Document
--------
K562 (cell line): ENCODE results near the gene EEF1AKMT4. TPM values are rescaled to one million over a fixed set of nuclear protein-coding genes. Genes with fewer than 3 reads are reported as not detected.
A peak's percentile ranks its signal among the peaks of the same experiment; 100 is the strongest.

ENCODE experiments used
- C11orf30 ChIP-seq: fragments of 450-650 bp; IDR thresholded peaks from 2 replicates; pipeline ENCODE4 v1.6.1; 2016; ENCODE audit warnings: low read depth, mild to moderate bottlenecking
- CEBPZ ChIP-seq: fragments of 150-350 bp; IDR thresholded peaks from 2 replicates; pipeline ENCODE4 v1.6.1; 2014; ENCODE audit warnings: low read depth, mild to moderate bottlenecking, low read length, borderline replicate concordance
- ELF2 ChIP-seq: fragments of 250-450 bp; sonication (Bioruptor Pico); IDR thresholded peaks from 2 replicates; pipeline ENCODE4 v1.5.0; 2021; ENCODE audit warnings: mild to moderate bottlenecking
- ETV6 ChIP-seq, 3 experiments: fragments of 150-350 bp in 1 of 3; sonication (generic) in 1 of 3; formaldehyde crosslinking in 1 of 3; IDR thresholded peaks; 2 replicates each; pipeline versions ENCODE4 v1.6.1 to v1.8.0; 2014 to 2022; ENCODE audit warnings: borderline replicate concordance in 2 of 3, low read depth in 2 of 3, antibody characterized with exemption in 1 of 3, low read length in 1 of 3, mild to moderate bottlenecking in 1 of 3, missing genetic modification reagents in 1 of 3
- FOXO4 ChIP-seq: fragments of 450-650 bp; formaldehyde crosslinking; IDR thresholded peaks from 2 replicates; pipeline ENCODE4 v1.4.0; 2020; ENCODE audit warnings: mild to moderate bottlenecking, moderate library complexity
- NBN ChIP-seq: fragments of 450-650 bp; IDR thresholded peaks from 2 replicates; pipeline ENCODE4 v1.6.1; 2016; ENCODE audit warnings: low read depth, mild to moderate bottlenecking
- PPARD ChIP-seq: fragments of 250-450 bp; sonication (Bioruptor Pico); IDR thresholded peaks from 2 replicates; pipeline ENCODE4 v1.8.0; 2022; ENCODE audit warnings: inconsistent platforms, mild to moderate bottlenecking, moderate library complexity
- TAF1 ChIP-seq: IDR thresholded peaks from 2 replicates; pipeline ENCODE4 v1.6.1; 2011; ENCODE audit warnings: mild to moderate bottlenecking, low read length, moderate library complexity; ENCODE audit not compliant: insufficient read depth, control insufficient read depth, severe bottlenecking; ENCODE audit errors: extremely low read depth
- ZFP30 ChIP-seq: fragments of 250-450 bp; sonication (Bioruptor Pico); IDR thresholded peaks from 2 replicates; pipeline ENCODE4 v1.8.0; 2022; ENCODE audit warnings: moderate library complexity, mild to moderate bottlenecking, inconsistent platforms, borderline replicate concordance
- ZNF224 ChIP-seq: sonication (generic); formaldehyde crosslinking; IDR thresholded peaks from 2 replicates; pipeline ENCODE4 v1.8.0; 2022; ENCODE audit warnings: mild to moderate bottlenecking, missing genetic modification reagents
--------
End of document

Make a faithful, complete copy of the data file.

K562 (cell line): ENCODE results near the gene EEF1AKMT4. TPM values are rescaled to one million over a fixed set of nuclear protein-coding genes. Genes with fewer than 3 reads are reported as not detected.
A peak's percentile ranks its signal among the peaks of the same experiment; 100 is the strongest.

ENCODE experiments used
- C11orf30 ChIP-seq: fragments of 450-650 bp; IDR thresholded peaks from 2 replicates; pipeline ENCODE4 v1.6.1; 2016; ENCODE audit warnings: low read depth, mild to moderate bottlenecking
- CEBPZ ChIP-seq: fragments of 150-350 bp; IDR thresholded peaks from 2 replicates; pipeline ENCODE4 v1.6.1; 2014; ENCODE audit warnings: low read depth, mild to moderate bottlenecking, low read length, borderline replicate concordance
- ELF2 ChIP-seq: fragments of 250-450 bp; sonication (Bioruptor Pico); IDR thresholded peaks from 2 replicates; pipeline ENCODE4 v1.5.0; 2021; ENCODE audit warnings: mild to moderate bottlenecking
- ETV6 ChIP-seq, 3 experiments: fragments of 150-350 bp in 1 of 3; sonication (generic) in 1 of 3; formaldehyde crosslinking in 1 of 3; IDR thresholded peaks; 2 replicates each; pipeline versions ENCODE4 v1.6.1 to v1.8.0; 2014 to 2022; ENCODE audit warnings: borderline replicate concordance in 2 of 3, low read depth in 2 of 3, antibody characterized with exemption in 1 of 3, low read length in 1 of 3, mild to moderate bottlenecking in 1 of 3, missing genetic modification reagents in 1 of 3
- FOXO4 ChIP-seq: fragments of 450-650 bp; formaldehyde crosslinking; IDR thresholded peaks from 2 replicates; pipeline ENCODE4 v1.4.0; 2020; ENCODE audit warnings: mild to moderate bottlenecking, moderate library complexity
- NBN ChIP-seq: fragments of 450-650 bp; IDR thresholded peaks from 2 replicates; pipeline ENCODE4 v1.6.1; 2016; ENCODE audit warnings: low read depth, mild to moderate bottlenecking
- PPARD ChIP-seq: fragments of 250-450 bp; sonication (Bioruptor Pico); IDR thresholded peaks from 2 replicates; pipeline ENCODE4 v1.8.0; 2022; ENCODE audit warnings: inconsistent platforms, mild to moderate bottlenecking, moderate library complexity
- TAF1 ChIP-seq: IDR thresholded peaks from 2 replicates; pipeline ENCODE4 v1.6.1; 2011; ENCODE audit warnings: mild to moderate bottlenecking, low read length, moderate library complexity; ENCODE audit not compliant: insufficient read depth, control insufficient read depth, severe bottlenecking; ENCODE audit errors: extremely low read depth
- ZFP30 ChIP-seq: fragments of 250-450 bp; sonication (Bioruptor Pico); IDR thresholded peaks from 2 replicates; pipeline ENCODE4 v1.8.0; 2022; ENCODE audit warnings: moderate library complexity, mild to moderate bottlenecking, inconsistent platforms, borderline replicate concordance
- ZNF224 ChIP-seq: sonication (generic); formaldehyde crosslinking; IDR thresholded peaks from 2 replicates; pipeline ENCODE4 v1.8.0; 2022; ENCODE audit warnings: mild to moderate bottlenecking, missing genetic modification reagents